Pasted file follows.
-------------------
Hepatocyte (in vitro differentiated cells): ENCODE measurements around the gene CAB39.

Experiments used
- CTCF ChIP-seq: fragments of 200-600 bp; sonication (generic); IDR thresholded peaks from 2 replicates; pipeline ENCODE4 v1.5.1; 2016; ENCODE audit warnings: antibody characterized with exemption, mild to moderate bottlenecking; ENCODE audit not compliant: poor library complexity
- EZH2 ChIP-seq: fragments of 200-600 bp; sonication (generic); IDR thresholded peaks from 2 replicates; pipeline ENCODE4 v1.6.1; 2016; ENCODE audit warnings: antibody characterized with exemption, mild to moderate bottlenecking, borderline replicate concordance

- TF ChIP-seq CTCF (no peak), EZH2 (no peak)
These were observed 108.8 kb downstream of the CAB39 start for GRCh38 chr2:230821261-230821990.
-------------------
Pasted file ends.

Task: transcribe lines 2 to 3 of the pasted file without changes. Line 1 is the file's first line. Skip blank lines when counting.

Experiments used
- CTCF ChIP-seq: fragments of 200-600 bp; sonication (generic); IDR thresholded peaks from 2 replicates; pipeline ENCODE4 v1.5.1; 2016; ENCODE audit warnings: antibody characterized with exemption, mild to moderate bottlenecking; ENCODE audit not compliant: poor library complexity